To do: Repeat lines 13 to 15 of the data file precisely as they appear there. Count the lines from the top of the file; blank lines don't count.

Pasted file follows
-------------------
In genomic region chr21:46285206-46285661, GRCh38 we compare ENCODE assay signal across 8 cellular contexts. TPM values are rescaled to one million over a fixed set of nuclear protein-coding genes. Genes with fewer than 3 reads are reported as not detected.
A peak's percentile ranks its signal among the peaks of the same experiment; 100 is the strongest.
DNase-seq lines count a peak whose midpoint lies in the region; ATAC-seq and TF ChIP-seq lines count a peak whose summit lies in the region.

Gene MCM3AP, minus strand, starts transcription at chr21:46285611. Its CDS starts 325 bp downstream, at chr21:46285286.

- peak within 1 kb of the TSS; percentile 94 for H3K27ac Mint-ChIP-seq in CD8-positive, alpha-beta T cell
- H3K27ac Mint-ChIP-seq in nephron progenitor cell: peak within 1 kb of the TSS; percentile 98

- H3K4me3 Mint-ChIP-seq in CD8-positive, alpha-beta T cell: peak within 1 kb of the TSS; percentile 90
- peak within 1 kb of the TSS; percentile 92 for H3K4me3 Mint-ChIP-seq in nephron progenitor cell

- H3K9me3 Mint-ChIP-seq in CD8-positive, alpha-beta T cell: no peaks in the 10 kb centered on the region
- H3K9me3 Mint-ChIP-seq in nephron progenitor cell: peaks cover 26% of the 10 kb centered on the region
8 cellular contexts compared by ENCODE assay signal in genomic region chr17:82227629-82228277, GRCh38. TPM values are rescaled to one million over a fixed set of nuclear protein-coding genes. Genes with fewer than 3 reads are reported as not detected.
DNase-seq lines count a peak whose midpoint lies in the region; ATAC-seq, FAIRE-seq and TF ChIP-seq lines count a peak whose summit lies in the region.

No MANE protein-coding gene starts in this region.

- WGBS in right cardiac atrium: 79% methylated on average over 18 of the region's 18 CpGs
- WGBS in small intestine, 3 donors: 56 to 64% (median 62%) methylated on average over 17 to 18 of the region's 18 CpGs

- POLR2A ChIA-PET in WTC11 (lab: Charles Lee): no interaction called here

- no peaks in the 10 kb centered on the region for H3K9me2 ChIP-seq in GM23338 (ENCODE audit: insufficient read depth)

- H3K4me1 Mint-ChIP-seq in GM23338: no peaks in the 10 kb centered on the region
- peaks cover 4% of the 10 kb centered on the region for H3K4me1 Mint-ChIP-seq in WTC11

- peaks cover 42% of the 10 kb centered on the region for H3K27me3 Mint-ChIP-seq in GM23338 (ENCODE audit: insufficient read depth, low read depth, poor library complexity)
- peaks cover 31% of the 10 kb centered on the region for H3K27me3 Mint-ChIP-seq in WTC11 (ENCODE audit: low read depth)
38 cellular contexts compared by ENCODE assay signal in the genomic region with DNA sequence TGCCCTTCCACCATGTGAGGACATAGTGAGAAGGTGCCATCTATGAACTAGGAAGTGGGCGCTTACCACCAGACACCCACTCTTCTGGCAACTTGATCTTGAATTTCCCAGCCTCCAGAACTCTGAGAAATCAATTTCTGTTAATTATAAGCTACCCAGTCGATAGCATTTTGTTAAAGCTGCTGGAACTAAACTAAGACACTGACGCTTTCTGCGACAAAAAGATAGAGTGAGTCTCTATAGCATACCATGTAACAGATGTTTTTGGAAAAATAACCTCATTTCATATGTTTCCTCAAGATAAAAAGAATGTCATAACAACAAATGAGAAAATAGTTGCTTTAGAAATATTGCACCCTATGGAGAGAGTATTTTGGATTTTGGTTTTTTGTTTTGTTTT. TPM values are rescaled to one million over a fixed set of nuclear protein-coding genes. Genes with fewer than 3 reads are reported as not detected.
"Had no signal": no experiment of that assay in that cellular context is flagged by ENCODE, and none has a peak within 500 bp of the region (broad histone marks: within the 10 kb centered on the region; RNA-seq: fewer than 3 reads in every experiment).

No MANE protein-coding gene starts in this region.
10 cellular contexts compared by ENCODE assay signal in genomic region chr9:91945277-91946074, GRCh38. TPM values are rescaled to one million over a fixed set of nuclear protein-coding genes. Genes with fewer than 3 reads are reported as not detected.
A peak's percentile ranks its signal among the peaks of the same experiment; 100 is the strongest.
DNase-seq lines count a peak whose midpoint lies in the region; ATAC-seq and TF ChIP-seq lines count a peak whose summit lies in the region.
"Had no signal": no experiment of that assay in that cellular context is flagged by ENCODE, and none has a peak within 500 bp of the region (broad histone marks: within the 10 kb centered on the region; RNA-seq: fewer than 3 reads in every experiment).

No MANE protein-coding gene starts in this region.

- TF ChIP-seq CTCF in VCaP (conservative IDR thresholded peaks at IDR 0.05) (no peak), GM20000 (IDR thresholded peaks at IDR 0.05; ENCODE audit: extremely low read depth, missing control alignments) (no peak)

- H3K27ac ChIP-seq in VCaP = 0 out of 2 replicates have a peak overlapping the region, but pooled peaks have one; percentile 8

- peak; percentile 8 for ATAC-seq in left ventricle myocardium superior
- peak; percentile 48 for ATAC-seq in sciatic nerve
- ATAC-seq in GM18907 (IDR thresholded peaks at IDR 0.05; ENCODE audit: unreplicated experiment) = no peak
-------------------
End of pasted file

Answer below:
No MANE protein-coding gene starts in this region.

- WGBS in right cardiac atrium: 79% methylated on average over 18 of the region's 18 CpGs
- WGBS in small intestine, 3 donors: 56 to 64% (median 62%) methylated on average over 17 to 18 of the region's 18 CpGs